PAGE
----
Apple Raises Prices for Some Products in Japan

Photographer: Kiyoshi Ota/Bloomberg

Customers examine Apple Inc.'s iPad mini tablet computers at the Apple Store Ginza in Tokyo. Close

Customers examine Apple Inc.'s iPad mini tablet computers at the Apple Store Ginza in Tokyo.

Close
Open
Photographer: Kiyoshi Ota/Bloomberg

Customers examine Apple Inc.'s iPad mini tablet computers at the Apple Store Ginza in Tokyo.

Apple Inc. (AAPL) raised the price of iPad tablet computers and iPod music players in Japan after a weaker yen that’s boosting importing costs prompted Toshiba Corp. (6502) and Fujitsu Ltd. (6702) to consider increasing prices.

Apple now sells the iPad Wi-Fi model with 16 gigabytes of memory for 49,800 yen ($493), compared with its previous price of 42,800 yen, according to Apple’s website. The iPod Shuffle music player costs from 4,800 yen, compared with the previous starting price of 4,200 yen.

“We made some pricing adjustments due to changes in foreign exchange rates,” Takashi Takabayashi, a spokesman for Apple in Japan, said by phone today. He declined to elaborate.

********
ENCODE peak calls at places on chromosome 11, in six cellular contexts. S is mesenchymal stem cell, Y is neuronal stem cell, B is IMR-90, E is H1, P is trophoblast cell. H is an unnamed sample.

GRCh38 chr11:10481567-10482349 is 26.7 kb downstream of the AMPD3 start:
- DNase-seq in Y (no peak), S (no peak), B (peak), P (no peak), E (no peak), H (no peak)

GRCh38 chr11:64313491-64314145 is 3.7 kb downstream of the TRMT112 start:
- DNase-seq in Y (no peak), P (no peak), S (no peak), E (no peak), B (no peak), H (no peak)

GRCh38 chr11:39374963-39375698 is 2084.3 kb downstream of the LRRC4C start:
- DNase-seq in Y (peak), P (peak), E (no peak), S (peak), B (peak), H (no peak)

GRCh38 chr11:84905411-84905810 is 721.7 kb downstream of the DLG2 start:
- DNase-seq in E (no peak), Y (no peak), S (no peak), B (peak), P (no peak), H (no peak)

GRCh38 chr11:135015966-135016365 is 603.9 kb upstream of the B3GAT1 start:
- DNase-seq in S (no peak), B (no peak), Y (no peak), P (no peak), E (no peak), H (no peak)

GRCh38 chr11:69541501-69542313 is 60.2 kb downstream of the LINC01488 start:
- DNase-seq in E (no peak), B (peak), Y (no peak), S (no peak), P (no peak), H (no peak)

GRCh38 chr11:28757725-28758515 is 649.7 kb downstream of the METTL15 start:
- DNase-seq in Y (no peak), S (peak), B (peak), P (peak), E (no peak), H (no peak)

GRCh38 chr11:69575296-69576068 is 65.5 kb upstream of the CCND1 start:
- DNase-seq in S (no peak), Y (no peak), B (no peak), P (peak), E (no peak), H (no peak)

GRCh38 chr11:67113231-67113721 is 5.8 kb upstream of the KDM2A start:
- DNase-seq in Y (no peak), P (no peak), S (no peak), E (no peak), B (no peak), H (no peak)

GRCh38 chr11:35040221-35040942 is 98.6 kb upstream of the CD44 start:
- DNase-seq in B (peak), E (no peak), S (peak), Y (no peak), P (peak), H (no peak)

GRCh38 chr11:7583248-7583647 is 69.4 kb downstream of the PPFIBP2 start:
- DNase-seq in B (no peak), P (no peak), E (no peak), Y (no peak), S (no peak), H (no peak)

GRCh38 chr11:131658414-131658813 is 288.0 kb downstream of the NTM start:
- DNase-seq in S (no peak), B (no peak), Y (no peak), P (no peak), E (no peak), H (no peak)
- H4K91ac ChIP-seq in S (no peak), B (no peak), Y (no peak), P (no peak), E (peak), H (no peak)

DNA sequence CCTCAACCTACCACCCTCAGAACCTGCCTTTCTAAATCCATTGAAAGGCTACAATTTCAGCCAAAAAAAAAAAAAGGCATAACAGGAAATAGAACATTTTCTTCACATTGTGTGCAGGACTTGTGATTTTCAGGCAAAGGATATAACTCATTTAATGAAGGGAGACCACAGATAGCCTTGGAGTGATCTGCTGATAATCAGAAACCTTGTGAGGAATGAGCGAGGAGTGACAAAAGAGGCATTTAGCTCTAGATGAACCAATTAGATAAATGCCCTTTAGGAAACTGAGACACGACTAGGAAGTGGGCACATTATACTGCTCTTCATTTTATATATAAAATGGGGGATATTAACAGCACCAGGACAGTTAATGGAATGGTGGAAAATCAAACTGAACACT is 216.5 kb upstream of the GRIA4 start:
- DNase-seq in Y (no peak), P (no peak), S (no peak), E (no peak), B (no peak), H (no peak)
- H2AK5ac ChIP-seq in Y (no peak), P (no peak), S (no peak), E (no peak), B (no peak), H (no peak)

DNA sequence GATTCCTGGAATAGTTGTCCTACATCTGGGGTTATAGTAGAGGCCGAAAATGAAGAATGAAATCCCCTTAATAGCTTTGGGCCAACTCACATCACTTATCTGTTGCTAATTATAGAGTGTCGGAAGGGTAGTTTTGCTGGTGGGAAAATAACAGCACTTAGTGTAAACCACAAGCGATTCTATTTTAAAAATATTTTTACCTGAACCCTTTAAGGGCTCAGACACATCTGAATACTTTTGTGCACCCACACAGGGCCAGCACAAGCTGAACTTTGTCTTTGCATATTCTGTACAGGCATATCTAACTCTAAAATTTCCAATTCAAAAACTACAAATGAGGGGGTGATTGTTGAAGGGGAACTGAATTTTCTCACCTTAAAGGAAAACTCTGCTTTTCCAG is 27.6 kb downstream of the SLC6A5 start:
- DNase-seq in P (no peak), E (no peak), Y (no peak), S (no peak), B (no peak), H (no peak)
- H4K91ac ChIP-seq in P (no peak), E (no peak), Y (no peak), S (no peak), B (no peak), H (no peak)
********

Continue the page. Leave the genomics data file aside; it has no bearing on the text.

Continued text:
The yen weakened beyond 101 against the U.S. dollar earlier this month for the first time since April 2009 as Prime Minister Shinzo Abe spearheads measures to drive down the currency and end deflation. Fujitsu, a Tokyo-based maker of personal computers, said this month it plans to raise domestic prices. Toshiba said May 8 it may boost prices for televisions and PCs.

Japan’s currency fell versus all of its major peers today as data showing a decline in consumer prices added to the case for the Bank of Japan to step up its stimulus efforts. The yen weakened 0.3 percent to 101.05 per dollar as of 9:53 a.m. in Tokyo, trimming its weekly advance to 0.3 percent. It lost 0.3 percent to 131.83 per euro, having declined 0.7 percent since May 24.

The nation’s consumer prices excluding fresh food fell 0.4 percent in April from a year earlier, the statistics bureau said today, compared with a 0.5 percent drop the prior month. The inflation rate hasn’t been above zero in the past year.

NHK, Japan’s public broadcaster, reported on the price increase earlier.

To contact the reporters on this story: Naoko Fujimura in Tokyo at nfujimura@bloomberg.net; Takashi Amano in Tokyo at tamano6@bloomberg.net

To contact the editor responsible for this story: Michael Tighe at mtighe4@bloomberg.net

Bloomberg reserves the right to edit or remove comments but is under no obligation to do so, or to explain individual moderation decisions.

Please enable JavaScript to view the comments powered by Disqus.